Undue Burden? the Vatican & Artificial Nutrition & Hydration: Consortium of Jesuit Bioethics Programs
Most Americans know the case of Terri Schiavo, the Florida woman who suffered cardiac arrest and subsequently lived for years in a persistent vegetative state while moral, legal, and political wrangles over her care divided her family and roiled the nation.
The Schiavo case highlighted the medical practice of providing artificial nutrition and hydration (ANH) to patients who can no longer swallow food or eat sufficiently well to sustain health or life. In the process, it prompted concern among many Catholic bishops, both in the United States and the Vatican, that ANH might be withdrawn from patients with the intention either of euthanasia or of ending a life that some people deem unworthy of further medical care. In July 2007, seven directors of bioethics programs at Jesuit universities came together to form the Consortium of Jesuit Bioethics Programs, dedicated to informing and influencing medical-ethical debates within the Catholic Church and the larger society. As one of our first outreach tasks, our consortium decided to address the subject of ANH.
First, some background on recent and pending church teachings concerning artificial nutrition and hydration. In 2004, John Paul II delivered an allocution on the use of ANH for patients in a persistent vegetative state (PVS). We strongly affirm his stance that all of human life deserves respect, and that health-care workers should not unilaterally deny patients treatments based on their own judgments of quality of life. However, the pope's statement included some assertions that surprised many involved in health care. One was that ANH "always represents a natural means of preserving life, not a medical act," and thus should be considered "morally obligatory." The pope stated furthermore that "no evaluation of costs can outweigh the value of the fundamental good which we are trying to protect, that of human life," and added that "society must allot sufficient resources for the care of this sort of frailty."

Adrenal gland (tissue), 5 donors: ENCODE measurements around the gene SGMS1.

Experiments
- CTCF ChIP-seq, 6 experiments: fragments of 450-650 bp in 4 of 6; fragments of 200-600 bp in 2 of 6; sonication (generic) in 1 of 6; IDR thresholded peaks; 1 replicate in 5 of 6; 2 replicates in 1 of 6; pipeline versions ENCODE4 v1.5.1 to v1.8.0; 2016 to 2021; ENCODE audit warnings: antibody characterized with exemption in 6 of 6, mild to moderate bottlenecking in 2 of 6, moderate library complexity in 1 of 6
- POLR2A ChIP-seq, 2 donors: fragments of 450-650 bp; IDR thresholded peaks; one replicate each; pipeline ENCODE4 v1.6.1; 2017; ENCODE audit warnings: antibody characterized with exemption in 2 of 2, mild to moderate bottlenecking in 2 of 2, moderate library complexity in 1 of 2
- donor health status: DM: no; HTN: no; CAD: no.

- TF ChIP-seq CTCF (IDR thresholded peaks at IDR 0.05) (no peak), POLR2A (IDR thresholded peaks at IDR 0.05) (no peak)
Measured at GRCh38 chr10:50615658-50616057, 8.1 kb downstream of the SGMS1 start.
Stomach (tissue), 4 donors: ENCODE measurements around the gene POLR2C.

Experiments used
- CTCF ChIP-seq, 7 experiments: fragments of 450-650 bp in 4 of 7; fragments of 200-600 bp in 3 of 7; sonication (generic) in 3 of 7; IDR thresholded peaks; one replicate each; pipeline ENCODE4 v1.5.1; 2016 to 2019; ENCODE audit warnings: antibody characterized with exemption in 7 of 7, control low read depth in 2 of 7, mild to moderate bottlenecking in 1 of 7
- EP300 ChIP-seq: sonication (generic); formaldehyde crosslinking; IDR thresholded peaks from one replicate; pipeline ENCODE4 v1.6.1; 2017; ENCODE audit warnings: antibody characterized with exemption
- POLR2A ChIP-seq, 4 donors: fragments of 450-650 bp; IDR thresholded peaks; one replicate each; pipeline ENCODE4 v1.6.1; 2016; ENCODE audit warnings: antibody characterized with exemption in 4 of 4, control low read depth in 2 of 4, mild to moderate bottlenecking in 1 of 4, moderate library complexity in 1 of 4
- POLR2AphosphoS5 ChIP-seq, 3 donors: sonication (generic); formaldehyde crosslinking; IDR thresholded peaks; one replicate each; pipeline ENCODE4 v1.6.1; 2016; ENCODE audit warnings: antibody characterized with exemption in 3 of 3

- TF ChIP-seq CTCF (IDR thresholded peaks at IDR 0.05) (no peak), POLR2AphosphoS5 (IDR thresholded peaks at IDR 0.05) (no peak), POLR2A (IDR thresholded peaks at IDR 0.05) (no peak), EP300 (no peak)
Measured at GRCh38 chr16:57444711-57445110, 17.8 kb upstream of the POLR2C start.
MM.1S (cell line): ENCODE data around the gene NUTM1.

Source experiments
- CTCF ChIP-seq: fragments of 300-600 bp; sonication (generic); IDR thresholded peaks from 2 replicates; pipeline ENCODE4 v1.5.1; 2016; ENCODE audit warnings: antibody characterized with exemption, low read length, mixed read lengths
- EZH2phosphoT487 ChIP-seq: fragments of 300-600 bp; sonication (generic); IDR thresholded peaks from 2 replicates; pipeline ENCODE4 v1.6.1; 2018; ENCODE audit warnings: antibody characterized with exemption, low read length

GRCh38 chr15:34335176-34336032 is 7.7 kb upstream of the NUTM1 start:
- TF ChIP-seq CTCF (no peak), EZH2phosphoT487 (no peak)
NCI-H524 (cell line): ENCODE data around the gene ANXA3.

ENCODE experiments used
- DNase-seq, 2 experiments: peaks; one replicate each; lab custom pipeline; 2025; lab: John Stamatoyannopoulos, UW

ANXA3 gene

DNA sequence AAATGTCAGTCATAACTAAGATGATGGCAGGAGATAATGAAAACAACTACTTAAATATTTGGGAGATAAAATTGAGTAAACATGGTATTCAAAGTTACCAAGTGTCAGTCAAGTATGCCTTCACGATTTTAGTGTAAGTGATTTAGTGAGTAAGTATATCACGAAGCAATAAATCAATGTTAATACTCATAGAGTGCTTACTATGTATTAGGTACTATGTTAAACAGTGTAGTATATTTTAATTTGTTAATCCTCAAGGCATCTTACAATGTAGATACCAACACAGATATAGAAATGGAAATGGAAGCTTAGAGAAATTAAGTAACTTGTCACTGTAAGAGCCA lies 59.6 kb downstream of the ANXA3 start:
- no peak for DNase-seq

Some theologians believe these statements represent a departure from long-standing Roman Catholic bioethical traditions. The current U.S. Conference of Catholic Bishops' Ethical and Religious Directives for Catholic Health Care Services (fourth edition, 2001)--which guide all Catholic-sponsored health care in the United States--state that "a person may forgo extraordinary or disproportionate means of preserving life," and define such means as "those that in the patient's judgment do not offer a reasonable hope of benefit or entail an excessive burden, or impose excessive expense on the family or the community." The bishops' directives would appear not to align with John Paul's 2004 allocution in two important ways. First is their insistence that the decision of whether a "means" or treatment is ordinary (and thus obligatory) or extraordinary (and not obligatory) is based on the patient's judgment of that treatment's benefits and burdens. In contrast, the papal allocution defines ANH as ordinary and obligatory--regardless of the patient's judgment. Second, the Ethical and Religious Directives state that such a judgment may take into consideration a treatment's financial burdens to the patient, the patient's family, or the community; the papal statement, on the other hand, seems to prohibit such considerations.
Subsequent statements by the Congregation for the Doctrine of the Faith (CDF) and the Vatican have seemed to uphold a stringent reading of the pope's statement. A Vatican commentary on the CDF's response listed just three conditions when ANH might not be morally obligatory: (1) when it would be impossible to provide; (2) when a patient may be unable to assimilate food and liquids; and (3) when ANH may be excessively burdensome for the patient or may cause significant physical discomfort, for example resulting from complications in the use of the means employed.
Catholics both within and without the health-care system are left with uncertainty about how to apply John Paul II's allocution. …